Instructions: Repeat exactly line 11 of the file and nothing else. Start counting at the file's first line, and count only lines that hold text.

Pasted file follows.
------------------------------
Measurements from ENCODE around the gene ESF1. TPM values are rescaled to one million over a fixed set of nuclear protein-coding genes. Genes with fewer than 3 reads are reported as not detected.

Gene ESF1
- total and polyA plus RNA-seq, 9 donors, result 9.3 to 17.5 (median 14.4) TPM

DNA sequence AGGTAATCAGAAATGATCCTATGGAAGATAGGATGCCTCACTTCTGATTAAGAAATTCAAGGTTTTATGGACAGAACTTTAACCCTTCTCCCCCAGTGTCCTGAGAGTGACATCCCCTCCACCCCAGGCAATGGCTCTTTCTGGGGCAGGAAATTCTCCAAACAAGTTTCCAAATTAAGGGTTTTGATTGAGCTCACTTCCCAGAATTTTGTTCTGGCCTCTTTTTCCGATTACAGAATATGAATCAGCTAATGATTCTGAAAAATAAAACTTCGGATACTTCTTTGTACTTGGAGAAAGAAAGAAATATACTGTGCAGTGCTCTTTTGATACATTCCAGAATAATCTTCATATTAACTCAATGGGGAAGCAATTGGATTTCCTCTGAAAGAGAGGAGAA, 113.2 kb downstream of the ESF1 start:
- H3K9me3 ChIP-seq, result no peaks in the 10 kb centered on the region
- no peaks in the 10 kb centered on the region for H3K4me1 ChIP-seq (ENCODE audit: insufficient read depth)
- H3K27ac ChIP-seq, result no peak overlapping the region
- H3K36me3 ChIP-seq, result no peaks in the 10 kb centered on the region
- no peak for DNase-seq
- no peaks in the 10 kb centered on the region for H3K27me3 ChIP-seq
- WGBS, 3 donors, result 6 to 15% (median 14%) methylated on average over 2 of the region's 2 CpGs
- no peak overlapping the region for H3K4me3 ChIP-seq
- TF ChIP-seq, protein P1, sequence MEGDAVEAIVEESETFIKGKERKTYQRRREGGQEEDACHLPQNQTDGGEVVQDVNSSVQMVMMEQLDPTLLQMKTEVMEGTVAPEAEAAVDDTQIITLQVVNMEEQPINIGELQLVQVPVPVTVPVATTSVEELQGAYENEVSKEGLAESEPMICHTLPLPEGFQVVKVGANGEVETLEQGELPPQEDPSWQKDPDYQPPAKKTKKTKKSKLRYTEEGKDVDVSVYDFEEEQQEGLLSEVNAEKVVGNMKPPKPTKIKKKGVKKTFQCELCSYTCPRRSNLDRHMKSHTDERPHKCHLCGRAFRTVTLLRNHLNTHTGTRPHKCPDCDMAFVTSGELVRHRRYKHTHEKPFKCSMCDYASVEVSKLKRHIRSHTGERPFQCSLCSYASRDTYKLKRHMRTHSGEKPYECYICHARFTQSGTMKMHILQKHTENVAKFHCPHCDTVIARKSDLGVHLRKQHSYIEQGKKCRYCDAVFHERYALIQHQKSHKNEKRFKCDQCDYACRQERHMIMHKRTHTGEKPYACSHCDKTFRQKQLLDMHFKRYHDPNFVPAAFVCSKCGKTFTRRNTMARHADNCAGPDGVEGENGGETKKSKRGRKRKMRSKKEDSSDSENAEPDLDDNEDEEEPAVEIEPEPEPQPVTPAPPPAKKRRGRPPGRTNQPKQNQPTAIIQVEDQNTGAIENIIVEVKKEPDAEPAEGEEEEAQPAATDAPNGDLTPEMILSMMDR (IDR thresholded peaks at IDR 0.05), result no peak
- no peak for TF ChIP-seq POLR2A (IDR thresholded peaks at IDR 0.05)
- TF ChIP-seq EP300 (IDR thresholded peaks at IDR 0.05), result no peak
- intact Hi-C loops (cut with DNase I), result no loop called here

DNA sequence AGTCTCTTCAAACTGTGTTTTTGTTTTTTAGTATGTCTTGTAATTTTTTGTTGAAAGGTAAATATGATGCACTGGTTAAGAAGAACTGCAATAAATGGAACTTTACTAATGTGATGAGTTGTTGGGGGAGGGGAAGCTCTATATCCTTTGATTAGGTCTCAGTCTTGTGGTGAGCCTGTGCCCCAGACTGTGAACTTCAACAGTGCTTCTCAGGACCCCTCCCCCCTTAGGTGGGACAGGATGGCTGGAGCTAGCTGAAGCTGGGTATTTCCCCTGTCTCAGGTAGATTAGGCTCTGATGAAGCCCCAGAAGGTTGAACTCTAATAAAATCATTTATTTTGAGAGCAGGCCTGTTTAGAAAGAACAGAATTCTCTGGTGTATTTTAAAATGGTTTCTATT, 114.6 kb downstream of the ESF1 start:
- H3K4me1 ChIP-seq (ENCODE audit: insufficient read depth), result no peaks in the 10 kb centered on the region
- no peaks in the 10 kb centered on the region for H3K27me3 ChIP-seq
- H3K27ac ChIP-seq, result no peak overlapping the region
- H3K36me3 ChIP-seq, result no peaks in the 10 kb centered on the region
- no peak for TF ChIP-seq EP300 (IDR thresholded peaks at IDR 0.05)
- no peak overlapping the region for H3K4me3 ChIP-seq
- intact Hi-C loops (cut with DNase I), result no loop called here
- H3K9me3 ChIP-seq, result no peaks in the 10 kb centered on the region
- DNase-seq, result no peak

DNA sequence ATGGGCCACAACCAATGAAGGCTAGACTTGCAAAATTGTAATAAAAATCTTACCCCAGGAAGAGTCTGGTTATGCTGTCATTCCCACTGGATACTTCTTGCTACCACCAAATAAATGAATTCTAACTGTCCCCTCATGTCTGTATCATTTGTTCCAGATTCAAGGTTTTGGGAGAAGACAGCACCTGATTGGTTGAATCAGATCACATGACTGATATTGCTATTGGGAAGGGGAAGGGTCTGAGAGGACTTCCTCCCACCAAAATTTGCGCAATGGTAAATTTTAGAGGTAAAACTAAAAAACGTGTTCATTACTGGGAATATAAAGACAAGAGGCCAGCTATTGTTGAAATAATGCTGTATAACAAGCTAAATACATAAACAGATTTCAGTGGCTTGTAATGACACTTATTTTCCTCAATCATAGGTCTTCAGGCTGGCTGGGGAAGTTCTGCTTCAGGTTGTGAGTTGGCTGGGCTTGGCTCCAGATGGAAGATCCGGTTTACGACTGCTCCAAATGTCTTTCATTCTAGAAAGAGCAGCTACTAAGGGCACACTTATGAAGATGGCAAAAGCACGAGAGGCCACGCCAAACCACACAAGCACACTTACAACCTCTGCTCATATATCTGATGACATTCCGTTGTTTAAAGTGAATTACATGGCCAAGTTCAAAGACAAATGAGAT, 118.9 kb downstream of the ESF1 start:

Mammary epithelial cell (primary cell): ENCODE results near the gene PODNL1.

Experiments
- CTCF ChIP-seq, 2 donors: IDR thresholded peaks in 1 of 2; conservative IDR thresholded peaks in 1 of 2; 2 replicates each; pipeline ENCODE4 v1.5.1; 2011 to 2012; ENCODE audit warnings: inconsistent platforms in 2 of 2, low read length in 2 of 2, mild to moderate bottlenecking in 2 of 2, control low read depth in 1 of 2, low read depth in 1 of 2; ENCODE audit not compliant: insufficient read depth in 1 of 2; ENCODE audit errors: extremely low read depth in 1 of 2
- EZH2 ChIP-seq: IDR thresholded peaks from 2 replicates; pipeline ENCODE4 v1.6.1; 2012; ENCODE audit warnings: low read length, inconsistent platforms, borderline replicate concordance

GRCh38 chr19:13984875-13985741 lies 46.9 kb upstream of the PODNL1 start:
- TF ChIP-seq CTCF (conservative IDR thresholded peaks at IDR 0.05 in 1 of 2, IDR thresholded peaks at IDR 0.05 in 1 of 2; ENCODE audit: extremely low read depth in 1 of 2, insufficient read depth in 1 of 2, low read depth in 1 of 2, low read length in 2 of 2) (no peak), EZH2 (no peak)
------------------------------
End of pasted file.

- WGBS, 3 donors, result 6 to 15% (median 14%) methylated on average over 2 of the region's 2 CpGs